Palgrave Macmillan Home
Login or Register    Shopping Basket Shopping Basket
Search 
 
 
 
 
Storytelling: Critical and Creative Approaches
 
   Enlarge Image
 
 
Storytelling: Critical and Creative Approaches
 
 
Palgrave Macmillan
 
 
 
 
 
27 Nov 2013
|
£60.00
|Hardback In Stock
  
9781137349941
||
 
 
eBooks  ebook available via library subscriptions ebook on ebooks.com google eBooks 
 
 


OrderHelpBox
                                                                                                                                              returns, payment and delivery


DescriptionContentsAuthors

In Storytelling: Critical and Creative Approaches award-winning creative artists and scholars explore the power and complexity of stories in a variety of genres and cultures. Storytelling is of crucial importance to narratives of post-coloniality, gender, history, social status and nationhood. This collection of analytical and reflective pieces demonstrates the fundamental role played by imagination in the production and contestation of culture. The writers show how personal and public truths are manufactured, modified and undone through processes of narrativization and storytelling.


Description

In Storytelling: Critical and Creative Approaches award-winning creative artists and scholars explore the power and complexity of stories in a variety of genres and cultures. Storytelling is of crucial importance to narratives of post-coloniality, gender, history, social status and nationhood. This collection of analytical and reflective pieces demonstrates the fundamental role played by imagination in the production and contestation of culture. The writers show how personal and public truths are manufactured, modified and undone through processes of narrativization and storytelling.


Contents

Acknowledgements
Introduction Story Streams: Stories and their Tellers; Jan Shaw
PART I: INDIGENOUS STORIES
1. The State of the Nation's Narratives; Witi Ihimaera
2. Testimonial Textures: Examining the Poetics of Non-Indigenous Stories about Reconciliation; Tom Clark and Ravi de Costa
3. Indigenous literature in the Pacific: The Question of the Didactic in Storytelling; Raylene Ramsay
4. Mother Stories: The Woman Myth in By the Bog of Cats and Tea in a China Cup; Kristen Liesch
5. (Re)telling the Story of the 1994 Tutsi Genocide in Rwanda: Une Saison de Machetes (Machete Season) by Jean Hatzfeld; Narelle Fletcher
PART II: FICTIONAL HISTORY AND HISTORICAL FICTION
6. Transnational Glamour, National Allure: Community, Change and Cliché in Baz Luhrmann's Australia; Meaghan Morris
7. Writing the Story of the Wartime Occupation of the Channel Islands; Peter Goodall
8. War, Wives and Whitewash: The Zookeeper and his Aryan Animals; Julia Petzl-Berney
9. No Man's Land: A Revisionist Story of the Cyprus Problem; Irini Savvides
10. Transnational Storytelling: Visions of Italy in Two New Zealand Novels; Sarah Patricia Hill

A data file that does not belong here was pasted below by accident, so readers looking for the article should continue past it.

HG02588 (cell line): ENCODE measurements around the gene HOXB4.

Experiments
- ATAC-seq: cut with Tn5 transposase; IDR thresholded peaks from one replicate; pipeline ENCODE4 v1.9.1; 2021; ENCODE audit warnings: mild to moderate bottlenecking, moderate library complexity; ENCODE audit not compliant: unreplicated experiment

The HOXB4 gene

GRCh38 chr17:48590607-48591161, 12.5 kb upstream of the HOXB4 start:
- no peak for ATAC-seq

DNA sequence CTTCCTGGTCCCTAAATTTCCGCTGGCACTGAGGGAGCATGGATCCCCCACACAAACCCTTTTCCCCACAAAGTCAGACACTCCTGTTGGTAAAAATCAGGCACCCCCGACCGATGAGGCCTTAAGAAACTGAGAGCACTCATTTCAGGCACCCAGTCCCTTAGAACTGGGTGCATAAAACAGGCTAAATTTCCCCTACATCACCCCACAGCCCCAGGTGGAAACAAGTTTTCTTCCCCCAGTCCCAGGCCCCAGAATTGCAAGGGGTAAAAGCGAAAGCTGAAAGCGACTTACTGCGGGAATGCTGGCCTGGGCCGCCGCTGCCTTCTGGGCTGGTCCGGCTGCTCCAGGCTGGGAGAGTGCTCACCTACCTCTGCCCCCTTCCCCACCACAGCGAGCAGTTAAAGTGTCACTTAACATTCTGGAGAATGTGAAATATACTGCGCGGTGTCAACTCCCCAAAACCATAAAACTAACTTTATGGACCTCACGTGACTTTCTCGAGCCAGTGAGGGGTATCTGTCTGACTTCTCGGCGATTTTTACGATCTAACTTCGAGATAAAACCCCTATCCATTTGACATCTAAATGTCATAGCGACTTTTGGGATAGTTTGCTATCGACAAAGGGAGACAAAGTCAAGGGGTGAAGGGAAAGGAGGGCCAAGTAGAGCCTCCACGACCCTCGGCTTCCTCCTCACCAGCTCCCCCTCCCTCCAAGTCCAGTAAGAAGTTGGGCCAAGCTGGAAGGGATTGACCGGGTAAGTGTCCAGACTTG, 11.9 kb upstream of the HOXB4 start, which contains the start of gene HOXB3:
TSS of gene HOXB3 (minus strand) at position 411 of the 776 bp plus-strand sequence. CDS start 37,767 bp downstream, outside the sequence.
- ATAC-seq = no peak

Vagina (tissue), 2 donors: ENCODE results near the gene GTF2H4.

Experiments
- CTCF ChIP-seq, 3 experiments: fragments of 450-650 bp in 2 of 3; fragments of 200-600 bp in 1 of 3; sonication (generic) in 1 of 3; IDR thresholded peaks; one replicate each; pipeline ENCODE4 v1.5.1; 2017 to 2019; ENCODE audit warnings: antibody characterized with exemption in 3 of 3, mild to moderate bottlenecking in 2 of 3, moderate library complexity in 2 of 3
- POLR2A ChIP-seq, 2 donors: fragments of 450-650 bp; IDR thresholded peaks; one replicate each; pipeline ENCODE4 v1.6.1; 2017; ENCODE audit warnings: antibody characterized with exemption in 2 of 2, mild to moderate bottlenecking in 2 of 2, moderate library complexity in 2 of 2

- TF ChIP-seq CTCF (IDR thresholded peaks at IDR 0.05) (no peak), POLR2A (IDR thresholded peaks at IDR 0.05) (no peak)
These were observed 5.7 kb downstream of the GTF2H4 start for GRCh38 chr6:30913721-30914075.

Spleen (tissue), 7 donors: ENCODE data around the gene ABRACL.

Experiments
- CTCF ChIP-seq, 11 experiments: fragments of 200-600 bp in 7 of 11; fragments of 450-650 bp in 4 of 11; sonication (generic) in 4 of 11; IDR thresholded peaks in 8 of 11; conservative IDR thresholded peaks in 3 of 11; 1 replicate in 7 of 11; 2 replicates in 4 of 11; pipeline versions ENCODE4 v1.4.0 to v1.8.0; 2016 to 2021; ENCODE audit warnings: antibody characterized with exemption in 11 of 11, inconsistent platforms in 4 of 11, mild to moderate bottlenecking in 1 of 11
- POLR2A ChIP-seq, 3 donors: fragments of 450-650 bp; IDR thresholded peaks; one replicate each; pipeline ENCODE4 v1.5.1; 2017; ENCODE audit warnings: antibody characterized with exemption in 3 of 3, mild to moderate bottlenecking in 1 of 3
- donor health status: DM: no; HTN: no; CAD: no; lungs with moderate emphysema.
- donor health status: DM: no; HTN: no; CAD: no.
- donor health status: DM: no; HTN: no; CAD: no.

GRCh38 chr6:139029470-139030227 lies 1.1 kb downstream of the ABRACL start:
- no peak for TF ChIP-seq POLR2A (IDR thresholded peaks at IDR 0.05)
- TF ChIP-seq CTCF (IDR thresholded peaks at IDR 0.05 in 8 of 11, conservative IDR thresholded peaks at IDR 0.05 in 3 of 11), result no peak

PART III: THE SEA OF STORIES
11. Shakespeare and the Sea of Stories; Mark Houlahan
12. Reading Chaucer 'in Parts': The Knight's Tale and The Two Noble Kinsmen; Margaret Rogerson
13. What Women Want: The Shrew's Story; Philippa Kelly
14. Stories of Selves and Infidels: Walter Charleton's Letter to Margaret Cavendish; L. E. Semler
15. 'Telling the story my way': Shakespearean Collaboration and Dialogism in the Secondary School Classroom; Linzy Brady
16. The Tale of Melusine in A. S. Byatt's Possession: Retelling Medieval Stories; Jan Shaw
PART IV: CRITICAL CREATIVITY
17. Redcrosse: Storytelling, Nation and Religion in England; Ewan Fernie
18. Paul Auster's Storytelling in Invisible: The Pleasures of Postmodernity; Rosemary Huisman
19. Emotional Rhythm; Ian David
20. Rogues: A Speculation; Sue Woolfe
21. What Would Happen If ...? A Semi-Memoir of a Semi-Philosophical Musician and Sometime Carpenter; Paul Dresher
Index








Authors

Jan Shaw teaches Middle English Literature in the Department of English at the University of Sydney, Australia. Her research interests include Middle English romance, the fantastic in contemporary literature by women, and feminist and narrative theory. In addition to publishing in these areas, she has also published on narrative theory approaches in leadership studies.

Philippa Kelly has published 8 books and 70 articles. She currently serves as resident dramaturg for the California Shakespeare Theater and production dramaturg for the Oregon Shakespeare Festival. Her most recent book, The King and I, is a personal meditation on contemporary Australian life through the prism of King Lear.

Liam E Semler is Associate Professor of Early Modern Literature, Department of English and Director, Medieval and Early Modern Centre, University of Sydney, Australia. His recent books include, Teaching Shakespeare and Marlowe: Learning versus the System (2013) and (coedited with P. Gay and K. Flaherty) Teaching Shakespeare Beyond the Centre: Australasian Perspectives (2013).